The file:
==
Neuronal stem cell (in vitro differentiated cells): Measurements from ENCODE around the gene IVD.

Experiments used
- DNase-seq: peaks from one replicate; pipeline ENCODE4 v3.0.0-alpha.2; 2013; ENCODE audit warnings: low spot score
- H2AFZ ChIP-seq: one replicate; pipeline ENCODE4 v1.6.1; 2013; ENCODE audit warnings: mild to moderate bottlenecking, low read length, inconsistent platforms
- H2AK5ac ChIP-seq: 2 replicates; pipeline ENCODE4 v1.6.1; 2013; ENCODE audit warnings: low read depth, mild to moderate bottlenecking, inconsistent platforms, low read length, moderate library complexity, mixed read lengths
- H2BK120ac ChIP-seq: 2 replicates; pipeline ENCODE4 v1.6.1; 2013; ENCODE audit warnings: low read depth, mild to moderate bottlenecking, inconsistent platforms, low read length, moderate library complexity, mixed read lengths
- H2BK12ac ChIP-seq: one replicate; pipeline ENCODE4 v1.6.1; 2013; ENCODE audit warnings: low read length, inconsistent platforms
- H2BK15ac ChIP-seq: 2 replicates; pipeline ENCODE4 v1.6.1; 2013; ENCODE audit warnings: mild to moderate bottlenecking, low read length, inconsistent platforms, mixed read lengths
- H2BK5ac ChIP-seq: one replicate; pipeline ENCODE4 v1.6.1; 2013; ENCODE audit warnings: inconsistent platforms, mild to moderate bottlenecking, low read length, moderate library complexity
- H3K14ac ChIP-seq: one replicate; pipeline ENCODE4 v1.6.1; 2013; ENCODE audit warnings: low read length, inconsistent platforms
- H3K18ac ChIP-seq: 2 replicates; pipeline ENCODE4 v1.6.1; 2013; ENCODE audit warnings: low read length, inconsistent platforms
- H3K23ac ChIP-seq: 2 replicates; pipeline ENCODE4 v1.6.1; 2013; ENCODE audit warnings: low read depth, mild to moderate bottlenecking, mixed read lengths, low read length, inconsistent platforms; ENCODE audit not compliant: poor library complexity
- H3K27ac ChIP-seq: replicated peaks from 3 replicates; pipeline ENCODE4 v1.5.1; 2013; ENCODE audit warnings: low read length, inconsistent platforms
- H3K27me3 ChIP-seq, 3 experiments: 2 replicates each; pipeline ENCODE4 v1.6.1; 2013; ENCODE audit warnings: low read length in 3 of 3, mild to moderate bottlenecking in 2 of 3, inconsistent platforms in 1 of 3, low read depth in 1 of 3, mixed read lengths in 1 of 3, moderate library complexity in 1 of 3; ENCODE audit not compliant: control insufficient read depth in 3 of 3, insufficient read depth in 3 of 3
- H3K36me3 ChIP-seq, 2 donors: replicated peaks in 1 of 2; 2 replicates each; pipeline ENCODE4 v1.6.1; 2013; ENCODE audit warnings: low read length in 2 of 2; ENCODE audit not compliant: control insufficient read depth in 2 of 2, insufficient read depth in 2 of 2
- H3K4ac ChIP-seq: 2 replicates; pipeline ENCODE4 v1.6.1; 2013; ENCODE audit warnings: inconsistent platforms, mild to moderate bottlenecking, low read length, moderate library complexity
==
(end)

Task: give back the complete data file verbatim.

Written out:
Neuronal stem cell (in vitro differentiated cells): Measurements from ENCODE around the gene IVD.

Experiments used
- DNase-seq: peaks from one replicate; pipeline ENCODE4 v3.0.0-alpha.2; 2013; ENCODE audit warnings: low spot score
- H2AFZ ChIP-seq: one replicate; pipeline ENCODE4 v1.6.1; 2013; ENCODE audit warnings: mild to moderate bottlenecking, low read length, inconsistent platforms
- H2AK5ac ChIP-seq: 2 replicates; pipeline ENCODE4 v1.6.1; 2013; ENCODE audit warnings: low read depth, mild to moderate bottlenecking, inconsistent platforms, low read length, moderate library complexity, mixed read lengths
- H2BK120ac ChIP-seq: 2 replicates; pipeline ENCODE4 v1.6.1; 2013; ENCODE audit warnings: low read depth, mild to moderate bottlenecking, inconsistent platforms, low read length, moderate library complexity, mixed read lengths
- H2BK12ac ChIP-seq: one replicate; pipeline ENCODE4 v1.6.1; 2013; ENCODE audit warnings: low read length, inconsistent platforms
- H2BK15ac ChIP-seq: 2 replicates; pipeline ENCODE4 v1.6.1; 2013; ENCODE audit warnings: mild to moderate bottlenecking, low read length, inconsistent platforms, mixed read lengths
- H2BK5ac ChIP-seq: one replicate; pipeline ENCODE4 v1.6.1; 2013; ENCODE audit warnings: inconsistent platforms, mild to moderate bottlenecking, low read length, moderate library complexity
- H3K14ac ChIP-seq: one replicate; pipeline ENCODE4 v1.6.1; 2013; ENCODE audit warnings: low read length, inconsistent platforms
- H3K18ac ChIP-seq: 2 replicates; pipeline ENCODE4 v1.6.1; 2013; ENCODE audit warnings: low read length, inconsistent platforms
- H3K23ac ChIP-seq: 2 replicates; pipeline ENCODE4 v1.6.1; 2013; ENCODE audit warnings: low read depth, mild to moderate bottlenecking, mixed read lengths, low read length, inconsistent platforms; ENCODE audit not compliant: poor library complexity
- H3K27ac ChIP-seq: replicated peaks from 3 replicates; pipeline ENCODE4 v1.5.1; 2013; ENCODE audit warnings: low read length, inconsistent platforms
- H3K27me3 ChIP-seq, 3 experiments: 2 replicates each; pipeline ENCODE4 v1.6.1; 2013; ENCODE audit warnings: low read length in 3 of 3, mild to moderate bottlenecking in 2 of 3, inconsistent platforms in 1 of 3, low read depth in 1 of 3, mixed read lengths in 1 of 3, moderate library complexity in 1 of 3; ENCODE audit not compliant: control insufficient read depth in 3 of 3, insufficient read depth in 3 of 3
- H3K36me3 ChIP-seq, 2 donors: replicated peaks in 1 of 2; 2 replicates each; pipeline ENCODE4 v1.6.1; 2013; ENCODE audit warnings: low read length in 2 of 2; ENCODE audit not compliant: control insufficient read depth in 2 of 2, insufficient read depth in 2 of 2
- H3K4ac ChIP-seq: 2 replicates; pipeline ENCODE4 v1.6.1; 2013; ENCODE audit warnings: inconsistent platforms, mild to moderate bottlenecking, low read length, moderate library complexity